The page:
The annual Homeland bloodbath has begun, with two major character deaths, a pair of close calls, and plenty of collateral damage. And it probably won’t stop there — not if Allison has her way. At least, it seems like Allison’s the one pulling the strings in this episode all about trustworthiness of the people around you, whether it’s a dogged journalist or a greedy hacker or — in Carrie’s case — a former partner-in-crime. Quinn is another ghost from two years ago, but one she’s happy to see, unlike the one she hallucinated last week.
(Speaking of which, before we move on, I do want to point out that when I called Carrie “crazy,” it wasn’t the best idea, as many of you mentioned. To be clear, I don’t use the term to diminish the severity or the state of her mental illness; rather, just as a Homeland viewer, I wasn’t happy with the way the show wedged it in as a plot device. Sure, revisiting Carrie’s demons was necessary to get her out of her comfortable Berlin life, but bringing back her mental illness at this point felt like a decision on the part of the writers to simply catalyze the action. It’s not that I want Carrie to no longer have to deal with her bipolarity, it’s that I wish the show wouldn’t use it as a “danger of the week,” a phrase a commenter used on this post deftly breaking down the issue of “unstable” Carrie by Alan Sepinwall over at Hitfix. Still, was it unfair to criticize the tonal shift and slap on the word “crazy” when that’s how frustrating manic-depressive disorder becomes in real life? Yes, and I should have been more careful. So with all that said, I do want to know more of what you think about the way the show has portrayed Carrie’s disorder. And now, back to your regular programming…)
Carrie comes to after her woodland showdown with Quinn, waking up in Quinn’s lair — the Quinncave, I’m calling it — where Quinn reveals he was sent to kill her, but obviously didn’t. He cuts himself, rubs his blood onto her face, and has her play dead for the proof of death he’ll submit at the drop box. How’s that for a reunion?
Quinn’s plans for
their first date keeping Carrie alive involve replacing her with a new identity and finding her fallback, where she keeps the supplies she needs to disappear. Before they leave, he asks her to get her affairs in order, which means recording a video for Frannie, but wait — Quinn wants Carrie not just to explain why she had to send her daughter back to the States, but also to say goodbye. “If you want Frannie to be safe, you have to be dead,” he tells Carrie. And so she tries again, and speaks to the camera — and to us, almost — in what would surely be Claire Danes’ Emmy submission episode if we didn’t still have most of the season left to go. “I didn’t abandon you,” she says, holding back tears. “I know what that feels like, and I would never do that to you… You make up for every mistake that I’ve ever made, and although you don’t believe it, I love you very, very much.” It gives us our most heartbreaking Carrie cryface yet:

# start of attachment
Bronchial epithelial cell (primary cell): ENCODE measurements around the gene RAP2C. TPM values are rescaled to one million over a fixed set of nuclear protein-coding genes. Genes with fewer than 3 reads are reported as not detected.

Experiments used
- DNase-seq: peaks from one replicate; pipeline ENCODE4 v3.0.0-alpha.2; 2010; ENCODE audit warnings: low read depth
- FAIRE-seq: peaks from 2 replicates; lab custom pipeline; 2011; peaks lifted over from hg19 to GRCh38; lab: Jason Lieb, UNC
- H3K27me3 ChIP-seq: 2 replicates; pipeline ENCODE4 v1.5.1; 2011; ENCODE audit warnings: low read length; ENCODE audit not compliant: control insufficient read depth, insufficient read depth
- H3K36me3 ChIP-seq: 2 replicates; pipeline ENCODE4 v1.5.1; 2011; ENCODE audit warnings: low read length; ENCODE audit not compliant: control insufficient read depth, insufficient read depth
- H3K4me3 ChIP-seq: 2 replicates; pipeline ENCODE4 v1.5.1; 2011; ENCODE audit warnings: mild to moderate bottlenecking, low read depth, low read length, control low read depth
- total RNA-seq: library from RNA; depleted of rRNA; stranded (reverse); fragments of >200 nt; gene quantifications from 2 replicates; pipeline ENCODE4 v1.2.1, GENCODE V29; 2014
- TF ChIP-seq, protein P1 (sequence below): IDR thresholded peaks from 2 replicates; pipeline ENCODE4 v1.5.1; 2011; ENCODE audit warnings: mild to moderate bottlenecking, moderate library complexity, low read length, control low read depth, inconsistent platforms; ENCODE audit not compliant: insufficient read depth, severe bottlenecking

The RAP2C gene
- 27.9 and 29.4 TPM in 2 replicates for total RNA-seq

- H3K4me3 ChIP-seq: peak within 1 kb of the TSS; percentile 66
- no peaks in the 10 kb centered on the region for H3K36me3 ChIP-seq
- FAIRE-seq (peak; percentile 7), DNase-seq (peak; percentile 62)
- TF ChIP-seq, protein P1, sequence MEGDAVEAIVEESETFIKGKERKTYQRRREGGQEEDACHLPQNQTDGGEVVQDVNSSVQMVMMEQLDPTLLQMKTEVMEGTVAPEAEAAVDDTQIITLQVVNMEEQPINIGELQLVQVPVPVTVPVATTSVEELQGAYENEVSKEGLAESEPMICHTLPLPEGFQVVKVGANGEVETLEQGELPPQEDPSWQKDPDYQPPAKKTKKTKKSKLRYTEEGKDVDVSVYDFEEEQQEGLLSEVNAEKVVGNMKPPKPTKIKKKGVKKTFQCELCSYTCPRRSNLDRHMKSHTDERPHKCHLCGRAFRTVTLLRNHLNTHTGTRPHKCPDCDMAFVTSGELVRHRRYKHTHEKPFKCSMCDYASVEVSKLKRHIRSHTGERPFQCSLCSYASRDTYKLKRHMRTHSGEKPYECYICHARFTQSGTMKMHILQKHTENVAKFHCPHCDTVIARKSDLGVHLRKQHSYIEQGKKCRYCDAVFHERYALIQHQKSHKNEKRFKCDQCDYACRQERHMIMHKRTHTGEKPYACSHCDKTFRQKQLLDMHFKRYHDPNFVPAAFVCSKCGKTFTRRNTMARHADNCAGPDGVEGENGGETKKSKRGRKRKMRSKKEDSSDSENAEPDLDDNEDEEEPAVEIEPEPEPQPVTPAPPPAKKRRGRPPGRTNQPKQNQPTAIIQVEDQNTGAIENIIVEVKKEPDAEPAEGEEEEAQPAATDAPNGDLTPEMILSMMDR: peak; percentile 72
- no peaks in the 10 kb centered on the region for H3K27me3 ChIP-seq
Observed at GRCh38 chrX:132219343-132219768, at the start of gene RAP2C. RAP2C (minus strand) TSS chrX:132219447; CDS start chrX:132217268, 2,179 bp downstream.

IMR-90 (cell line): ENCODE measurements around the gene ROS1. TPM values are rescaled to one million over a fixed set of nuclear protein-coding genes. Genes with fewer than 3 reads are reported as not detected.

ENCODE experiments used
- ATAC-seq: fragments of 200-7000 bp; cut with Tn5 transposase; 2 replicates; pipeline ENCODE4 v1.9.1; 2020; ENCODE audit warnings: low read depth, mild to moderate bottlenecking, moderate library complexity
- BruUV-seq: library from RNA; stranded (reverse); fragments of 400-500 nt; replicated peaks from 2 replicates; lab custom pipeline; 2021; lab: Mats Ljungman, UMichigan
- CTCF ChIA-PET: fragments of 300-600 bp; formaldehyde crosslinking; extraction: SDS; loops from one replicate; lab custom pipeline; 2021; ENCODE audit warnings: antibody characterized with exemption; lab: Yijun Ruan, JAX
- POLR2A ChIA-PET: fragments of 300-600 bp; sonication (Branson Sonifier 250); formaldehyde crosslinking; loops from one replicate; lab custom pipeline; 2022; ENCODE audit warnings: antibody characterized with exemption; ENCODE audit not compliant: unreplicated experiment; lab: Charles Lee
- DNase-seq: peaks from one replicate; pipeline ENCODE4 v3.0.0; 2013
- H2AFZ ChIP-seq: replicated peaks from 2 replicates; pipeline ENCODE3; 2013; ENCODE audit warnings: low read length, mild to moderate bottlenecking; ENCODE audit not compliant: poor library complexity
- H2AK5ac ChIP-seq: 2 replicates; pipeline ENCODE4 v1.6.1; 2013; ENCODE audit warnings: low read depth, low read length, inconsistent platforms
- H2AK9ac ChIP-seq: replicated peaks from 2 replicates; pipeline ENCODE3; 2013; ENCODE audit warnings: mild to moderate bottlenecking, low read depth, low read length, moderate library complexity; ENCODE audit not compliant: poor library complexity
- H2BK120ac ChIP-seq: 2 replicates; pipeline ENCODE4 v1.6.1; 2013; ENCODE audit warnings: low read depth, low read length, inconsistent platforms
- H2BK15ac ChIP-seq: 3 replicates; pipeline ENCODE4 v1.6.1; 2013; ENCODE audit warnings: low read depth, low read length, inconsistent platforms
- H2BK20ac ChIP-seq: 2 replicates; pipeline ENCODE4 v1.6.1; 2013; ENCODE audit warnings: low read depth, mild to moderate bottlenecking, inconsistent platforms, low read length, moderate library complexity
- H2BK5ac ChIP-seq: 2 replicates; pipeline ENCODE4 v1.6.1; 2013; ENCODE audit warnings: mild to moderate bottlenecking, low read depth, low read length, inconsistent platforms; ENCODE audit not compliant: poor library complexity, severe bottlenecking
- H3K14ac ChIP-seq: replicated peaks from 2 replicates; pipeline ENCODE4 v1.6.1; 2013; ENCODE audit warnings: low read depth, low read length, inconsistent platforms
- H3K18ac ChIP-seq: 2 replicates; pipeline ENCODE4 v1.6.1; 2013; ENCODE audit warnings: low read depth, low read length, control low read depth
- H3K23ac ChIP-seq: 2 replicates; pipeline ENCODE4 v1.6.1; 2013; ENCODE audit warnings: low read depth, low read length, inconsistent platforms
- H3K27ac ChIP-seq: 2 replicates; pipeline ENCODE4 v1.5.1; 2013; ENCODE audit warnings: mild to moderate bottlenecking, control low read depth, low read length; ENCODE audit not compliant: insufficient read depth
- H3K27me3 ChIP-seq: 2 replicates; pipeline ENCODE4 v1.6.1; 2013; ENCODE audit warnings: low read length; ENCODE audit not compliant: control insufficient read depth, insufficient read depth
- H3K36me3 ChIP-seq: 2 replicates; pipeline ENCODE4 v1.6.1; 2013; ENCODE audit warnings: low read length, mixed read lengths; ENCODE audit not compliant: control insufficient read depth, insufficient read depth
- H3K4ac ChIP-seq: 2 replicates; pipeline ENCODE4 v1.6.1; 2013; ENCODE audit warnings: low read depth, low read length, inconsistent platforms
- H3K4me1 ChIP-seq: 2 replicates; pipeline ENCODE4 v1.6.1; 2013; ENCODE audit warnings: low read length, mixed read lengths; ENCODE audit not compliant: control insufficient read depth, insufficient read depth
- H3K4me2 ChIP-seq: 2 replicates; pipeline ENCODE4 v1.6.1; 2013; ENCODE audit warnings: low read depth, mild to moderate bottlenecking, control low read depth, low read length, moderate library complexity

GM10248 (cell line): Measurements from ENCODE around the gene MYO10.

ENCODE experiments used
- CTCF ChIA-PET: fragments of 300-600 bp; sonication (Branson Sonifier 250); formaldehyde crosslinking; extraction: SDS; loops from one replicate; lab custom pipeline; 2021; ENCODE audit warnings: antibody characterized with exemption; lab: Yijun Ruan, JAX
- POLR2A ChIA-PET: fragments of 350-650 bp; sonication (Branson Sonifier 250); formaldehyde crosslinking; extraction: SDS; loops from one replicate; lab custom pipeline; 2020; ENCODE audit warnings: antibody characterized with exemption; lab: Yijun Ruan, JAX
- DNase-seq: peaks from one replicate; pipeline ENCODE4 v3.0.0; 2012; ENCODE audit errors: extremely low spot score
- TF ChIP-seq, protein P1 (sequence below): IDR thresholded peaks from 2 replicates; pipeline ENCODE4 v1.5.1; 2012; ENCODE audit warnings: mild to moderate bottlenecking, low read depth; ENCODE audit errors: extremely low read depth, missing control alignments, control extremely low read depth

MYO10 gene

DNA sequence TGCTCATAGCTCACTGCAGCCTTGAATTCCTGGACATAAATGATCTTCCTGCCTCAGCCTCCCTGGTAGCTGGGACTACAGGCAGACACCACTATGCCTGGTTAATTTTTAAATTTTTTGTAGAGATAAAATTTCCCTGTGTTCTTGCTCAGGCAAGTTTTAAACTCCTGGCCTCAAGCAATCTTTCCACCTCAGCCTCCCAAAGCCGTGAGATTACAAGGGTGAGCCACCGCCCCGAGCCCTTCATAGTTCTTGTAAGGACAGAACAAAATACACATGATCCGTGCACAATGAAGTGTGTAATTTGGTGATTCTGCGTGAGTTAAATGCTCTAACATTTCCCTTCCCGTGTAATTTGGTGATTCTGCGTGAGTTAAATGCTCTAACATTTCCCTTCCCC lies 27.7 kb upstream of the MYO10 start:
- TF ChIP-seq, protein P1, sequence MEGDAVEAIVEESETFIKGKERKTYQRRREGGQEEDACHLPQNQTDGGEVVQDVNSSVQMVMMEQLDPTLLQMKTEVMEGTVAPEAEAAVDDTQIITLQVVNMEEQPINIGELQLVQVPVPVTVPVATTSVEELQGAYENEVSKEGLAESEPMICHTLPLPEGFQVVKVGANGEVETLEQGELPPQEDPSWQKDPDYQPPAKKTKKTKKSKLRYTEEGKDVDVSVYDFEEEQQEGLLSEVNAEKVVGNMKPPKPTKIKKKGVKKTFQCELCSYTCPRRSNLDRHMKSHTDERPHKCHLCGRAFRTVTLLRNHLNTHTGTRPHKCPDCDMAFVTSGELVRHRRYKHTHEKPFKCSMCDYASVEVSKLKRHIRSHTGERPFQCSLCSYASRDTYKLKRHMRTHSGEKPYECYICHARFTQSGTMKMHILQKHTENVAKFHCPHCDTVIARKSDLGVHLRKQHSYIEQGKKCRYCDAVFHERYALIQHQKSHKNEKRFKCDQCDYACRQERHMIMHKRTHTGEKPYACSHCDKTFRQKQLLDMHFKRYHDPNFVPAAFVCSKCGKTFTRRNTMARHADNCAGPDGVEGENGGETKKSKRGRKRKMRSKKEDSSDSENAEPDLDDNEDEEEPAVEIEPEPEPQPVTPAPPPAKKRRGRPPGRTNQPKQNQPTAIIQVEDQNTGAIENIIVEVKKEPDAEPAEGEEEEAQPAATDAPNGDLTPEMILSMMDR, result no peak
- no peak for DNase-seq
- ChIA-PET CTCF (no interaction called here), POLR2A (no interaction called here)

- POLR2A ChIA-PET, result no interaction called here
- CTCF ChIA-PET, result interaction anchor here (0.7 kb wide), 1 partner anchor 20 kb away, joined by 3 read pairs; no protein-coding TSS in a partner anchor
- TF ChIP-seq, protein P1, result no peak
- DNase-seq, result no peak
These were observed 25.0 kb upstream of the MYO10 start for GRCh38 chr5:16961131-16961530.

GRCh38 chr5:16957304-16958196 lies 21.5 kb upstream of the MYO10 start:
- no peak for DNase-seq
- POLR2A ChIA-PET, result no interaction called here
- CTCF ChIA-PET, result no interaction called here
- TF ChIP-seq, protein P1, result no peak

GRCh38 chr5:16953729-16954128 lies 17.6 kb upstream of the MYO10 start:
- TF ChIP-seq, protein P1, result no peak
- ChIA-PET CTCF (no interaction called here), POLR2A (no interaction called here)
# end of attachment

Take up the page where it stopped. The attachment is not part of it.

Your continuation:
She’s asking Frannie — or one day, when she’s probably going as “Frances” — to trust her. (Also worth noting: The scene cuts to Quinn many times, just to drive home the point that he also abandoned his child, but Carrie’s level of remorse is exponentially greater now that she’s experienced what life would be like with Frannie.) It’s the same emotional wavelength Carrie’s working with when she persists in asking Quinn whether it really was Saul who put in the kill order. Even though Quinn tells her the operation involved only him and her former mentor, she doesn’t believe it, because deep down, she knows he wouldn’t abandon her.
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Which may be why the hour actually begins with Saul’s story, not Carrie’s, the first episode to do so this season. Saul and Allison are at a seder (hence the episode title) held by Üter, the Israeli official Saul had been talking to in last week’s episode. (Faith seems to be a core theme this season, as the premiere began similarly with that church hymn and Carrie pausing in a pew. But maybe I’m just reaching with this thought.) Üter explains why they’re there, asking those at the table to “remember the enemies we still have all over the world,” giving Saul a pointed glance.
He’s curious about Saul’s true intentions: Üter already knows Saul was bluffing about the CIA’s role in Syria. He calls him out for wanting to replace President Assad with General Youssef, a man Saul agrees would be a good choice. When Saul pushes back on the questioning by wondering why Israel would rather not have peace, Üter almost laughs. “You used to be a good friend to Israel,” he says. Too bad, Üter: Saul’s got a new friend he’s about to visit all the way in Switzerland…
NEXT: Saul makes an offer a war criminal can’t refuse